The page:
NEW YORK (GenomeWeb) – De novo mutations in some fetal brain-expressed regulatory elements contribute to a small significant subset of undiagnosed neurodevelopmental disorder cases, new research suggests.
As they reported online today in Nature, researchers from the UK and the US used targeted sequencing to assess sequences for suspected regulatory elements in more than 7,900 individuals with severe, undiagnosed developmental disorders, who were recruited (along with their parents) for a Deciphering Developmental Disorders (DDD) study.
Based on de novo mutation patterns across 4.2 megabases of sequence per participant — spanning thousands of highly conserved non-coding elements, enhancer verified through prior studies, or suspected heart enhancers — the team identified an over-representation in such mutations in the set of regulatory elements that was highly conserved over evolutionary time and active during fetal brain development.
"Our findings represent a robust estimate of the contribution of de novo mutations in regulatory elements in this genetically heterogeneous set of disorders, and emphasize the importance of combining functional and evolutionary evidence to identify regulatory causes of genetic disorders," senior author Matthew Hurles, a group leader in the genetics of developmental disorders at the Wellcome Trust Sanger Institute, and his colleagues wrote.
Past estimates have suggested that pathogenic de novo mutations in protein-coding sequences are likely a factor in more than 40 percent of severe developmental disorder cases, he and his co-authors noted. But while non-coding variants have been implicated in several other conditions, their role in genetically heterogeneous neurodevelopmental conditions "has not been firmly established."
To explore non-coding contributions to developmental conditions, the researchers performed targeted sequencing on samples from 7,930 individuals with severe, undiagnosed developmental disorders, focusing on 4.2 megabases of sequence, more than 4,300 non-coding elements that are highly conserved over evolutionary time, almost 600 more enhancers that were previously validated in the lab, and more than 1,200 putative heart enhancer sequences. They also considered more than 6 megabases of intronic elements.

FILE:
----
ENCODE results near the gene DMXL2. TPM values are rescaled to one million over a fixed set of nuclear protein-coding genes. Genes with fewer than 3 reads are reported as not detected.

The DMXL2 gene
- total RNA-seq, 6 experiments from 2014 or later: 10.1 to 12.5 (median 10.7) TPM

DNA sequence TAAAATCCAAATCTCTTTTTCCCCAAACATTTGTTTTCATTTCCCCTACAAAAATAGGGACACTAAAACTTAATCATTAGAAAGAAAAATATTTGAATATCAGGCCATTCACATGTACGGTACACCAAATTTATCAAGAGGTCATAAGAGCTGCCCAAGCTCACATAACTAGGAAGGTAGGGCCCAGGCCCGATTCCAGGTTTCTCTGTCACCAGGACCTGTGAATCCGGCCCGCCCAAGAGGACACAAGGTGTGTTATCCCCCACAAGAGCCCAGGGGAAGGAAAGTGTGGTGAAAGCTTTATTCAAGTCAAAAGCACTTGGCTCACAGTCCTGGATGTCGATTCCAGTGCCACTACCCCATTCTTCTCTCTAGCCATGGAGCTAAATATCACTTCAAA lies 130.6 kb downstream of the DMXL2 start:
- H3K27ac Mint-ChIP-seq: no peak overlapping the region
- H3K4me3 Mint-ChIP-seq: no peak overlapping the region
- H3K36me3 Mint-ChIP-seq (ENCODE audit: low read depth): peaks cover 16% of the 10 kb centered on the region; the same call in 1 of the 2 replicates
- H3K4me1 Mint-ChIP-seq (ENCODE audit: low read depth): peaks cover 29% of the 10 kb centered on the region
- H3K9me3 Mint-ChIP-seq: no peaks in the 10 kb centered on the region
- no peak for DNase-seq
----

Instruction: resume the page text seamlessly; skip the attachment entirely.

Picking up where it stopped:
For its subsequent analyses, the team took into account non-coding allele frequency shifts related to selection and came up with a catalogue of predicted non-coding element activity across dozens of tissue types, based on documented DNase I hypersensitivity profiles.
The researchers uncovered suspicious protein-coding de novo mutations or inherited developmental disease risk variants in almost 1,700 of the neurodevelopmental cases. Across the cases lacking obvious protein-coding contributors, their analyses led to thousands of fetal brain-expressed conserved non-coding elements where de novo mutations were over-represented in neurodevelopment disorder-affected individuals.
"The excess of [de novo mutations] observed in fetal brain-active [conserved non-coding enhancers] is concentrated exclusively within the 79 percent of exome-negative probands with neurodevelopmental phenotypes," the authors wrote, "with no significant enrichment observed in those without neurodevelopmental phenotypes."
Just a fraction of a percent of de novo mutations in these conserved, brain-active elements seem to prompt neurodevelopmental conditions in a dominant manner, the researchers reported. But in undiagnosed neurodevelopmental disorder cases without explanatory changes in protein-coding sequences, they put the odds of a pathogenic de novo mutation in the conserved elements from the fetal brain at anywhere from about 1 percent to 3 percent.
"In order to be able to give a genetic diagnosis for these children with neurodevelopmental disorders, we must first associate individual regulatory elements with specific disorders," Hurles said in a statement. "This will be made possible, in part, by involving larger numbers of families in our studies."